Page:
The Showdown between State Government and its Workers
This legislation is part of Republican Governor Scott Walker’s legislative agenda as he sets out to tackle the problem of the state’s $137 million deficit for the remaining fiscal year and to address the projected $3.6 billion shortfall in the upcoming 2011-13 state budget. The vote ended with three long days of debate that saw thousands of government workers fill the statehouse in protest of the proposed legislation, but the political standoff looms on.
The measure now goes to the Senate, where minority Democrats have been missing for a week, preventing a vote in that chamber. Although Republicans hold a 19-14 majority, a quorum of 20 lawmakers is needed to vote on spending bills. At this point it’s not certain when the Wisconsin Senate Democrats will return from their reported ‘hideout’ in Illinois.
Republicans have pointed out that Democrats in Indiana have also gone to Illinois, accusing them of “hiding out” for the purpose of preventing a quorum in their state’s legislature.
Unions have so strongly insisted that their members maintain collective bargaining rights that they have stated that they will only accept a provision that would increase workers’ contributions to their pensions and health care, provided they could still bargain collectively. Governor Walker has yet to compromise.
This scenario is now being repeated in Ohio and Indiana where new Republican majorities and Republican governors are attempting to reduce the growth of government spending by reining in the benefits secured by the public service unions. There is a public sentiment, as reflected in recent polls, that public employees haven’t had to share the pain of the recent financial crisis with the rest of the workforce.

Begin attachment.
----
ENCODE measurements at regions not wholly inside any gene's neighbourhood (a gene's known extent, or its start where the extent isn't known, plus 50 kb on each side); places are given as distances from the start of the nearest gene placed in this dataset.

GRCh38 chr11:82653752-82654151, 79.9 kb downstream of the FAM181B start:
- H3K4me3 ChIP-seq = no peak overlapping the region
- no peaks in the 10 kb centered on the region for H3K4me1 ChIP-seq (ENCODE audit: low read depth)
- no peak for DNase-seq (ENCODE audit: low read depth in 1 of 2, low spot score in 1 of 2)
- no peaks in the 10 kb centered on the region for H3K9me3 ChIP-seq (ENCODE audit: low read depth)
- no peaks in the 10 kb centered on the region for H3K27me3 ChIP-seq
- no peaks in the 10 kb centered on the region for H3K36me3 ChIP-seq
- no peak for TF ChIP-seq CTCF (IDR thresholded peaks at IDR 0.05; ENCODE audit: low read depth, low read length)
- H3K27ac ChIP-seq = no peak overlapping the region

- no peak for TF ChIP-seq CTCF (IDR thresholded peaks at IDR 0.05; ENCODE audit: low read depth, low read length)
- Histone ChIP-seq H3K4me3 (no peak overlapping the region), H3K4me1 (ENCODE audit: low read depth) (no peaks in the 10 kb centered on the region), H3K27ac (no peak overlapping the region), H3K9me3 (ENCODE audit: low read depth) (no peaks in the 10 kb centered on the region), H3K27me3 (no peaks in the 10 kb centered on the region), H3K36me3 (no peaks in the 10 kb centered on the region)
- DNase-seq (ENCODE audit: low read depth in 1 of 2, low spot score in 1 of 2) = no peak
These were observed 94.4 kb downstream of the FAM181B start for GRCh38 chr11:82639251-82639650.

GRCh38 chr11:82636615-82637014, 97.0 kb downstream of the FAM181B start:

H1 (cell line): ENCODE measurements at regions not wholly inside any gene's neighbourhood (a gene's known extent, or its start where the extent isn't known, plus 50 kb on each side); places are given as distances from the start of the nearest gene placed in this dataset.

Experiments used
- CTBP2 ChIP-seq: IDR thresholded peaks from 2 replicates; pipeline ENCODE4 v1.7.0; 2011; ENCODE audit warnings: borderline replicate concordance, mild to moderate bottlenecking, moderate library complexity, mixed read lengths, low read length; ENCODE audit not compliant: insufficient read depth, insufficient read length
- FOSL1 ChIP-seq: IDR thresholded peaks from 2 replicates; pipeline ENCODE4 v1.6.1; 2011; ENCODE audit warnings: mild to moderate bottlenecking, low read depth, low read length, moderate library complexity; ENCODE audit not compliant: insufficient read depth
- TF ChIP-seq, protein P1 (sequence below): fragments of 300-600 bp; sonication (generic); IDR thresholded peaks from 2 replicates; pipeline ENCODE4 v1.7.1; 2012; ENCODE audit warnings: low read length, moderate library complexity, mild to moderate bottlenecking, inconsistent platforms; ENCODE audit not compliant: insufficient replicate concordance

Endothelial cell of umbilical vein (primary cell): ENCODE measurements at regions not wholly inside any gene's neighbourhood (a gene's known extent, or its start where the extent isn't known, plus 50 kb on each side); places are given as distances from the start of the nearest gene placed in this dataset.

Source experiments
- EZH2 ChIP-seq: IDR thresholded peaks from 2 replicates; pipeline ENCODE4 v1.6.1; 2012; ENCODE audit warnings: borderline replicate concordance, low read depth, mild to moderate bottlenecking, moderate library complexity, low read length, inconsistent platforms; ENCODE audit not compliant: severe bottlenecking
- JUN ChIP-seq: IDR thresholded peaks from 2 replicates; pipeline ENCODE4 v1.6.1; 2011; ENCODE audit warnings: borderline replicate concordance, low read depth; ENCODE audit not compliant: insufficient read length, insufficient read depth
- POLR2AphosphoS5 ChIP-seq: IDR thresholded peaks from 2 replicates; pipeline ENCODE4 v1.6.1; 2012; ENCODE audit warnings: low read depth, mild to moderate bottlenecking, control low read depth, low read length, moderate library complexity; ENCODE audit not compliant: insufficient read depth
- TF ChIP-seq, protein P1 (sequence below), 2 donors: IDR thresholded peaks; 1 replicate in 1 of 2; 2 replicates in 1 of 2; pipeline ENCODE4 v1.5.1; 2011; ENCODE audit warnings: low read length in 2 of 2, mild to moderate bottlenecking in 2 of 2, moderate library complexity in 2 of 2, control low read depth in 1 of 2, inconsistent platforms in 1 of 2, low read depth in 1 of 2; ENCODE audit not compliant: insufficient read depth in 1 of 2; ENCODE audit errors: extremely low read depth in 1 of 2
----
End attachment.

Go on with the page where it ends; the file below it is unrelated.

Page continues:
Those arguing against the legislation call the effort to limit collective bargaining a political move rather than an economic policy. The unions state that they are ready to make concessions. They have agreed to increase their share of their retirement contribution and for the amounts they pay towards their health insurance premiums. They argue that these current Republican proposals go too far and they are in fact an attempt to crush the public service unions.
Those who support Governor Walker and Governor John Kasich point to the reasons these governors are trying to limit the power of public employees’ unions. They argue that public service unions have a major advantage. Unlike construction workers, automobile workers and all other private sector unions, they can play a major role in voting their bosses in or out. Supporters of the move to limit collective bargaining point out that these unions make political contributions to mount advertising campaigns and run phone banks. And this power, it is argued, has enabled them to distort the system, especially when it comes to work rules, health benefits and pensions.
In the private sector, if a business makes concessions which are too generous, the company will go out of business. In collective bargaining with public service unions, the business, which is the government, will never go out of business. Instead the taxpayer will be asked to dig into their pocket to pay for the increases.
Are the actions of the Wisconsin governor and the Ohio governor in limiting collective bargaining really necessary for the fiscal survival of their states or are they using the fiscal crisis to attack public sector unions?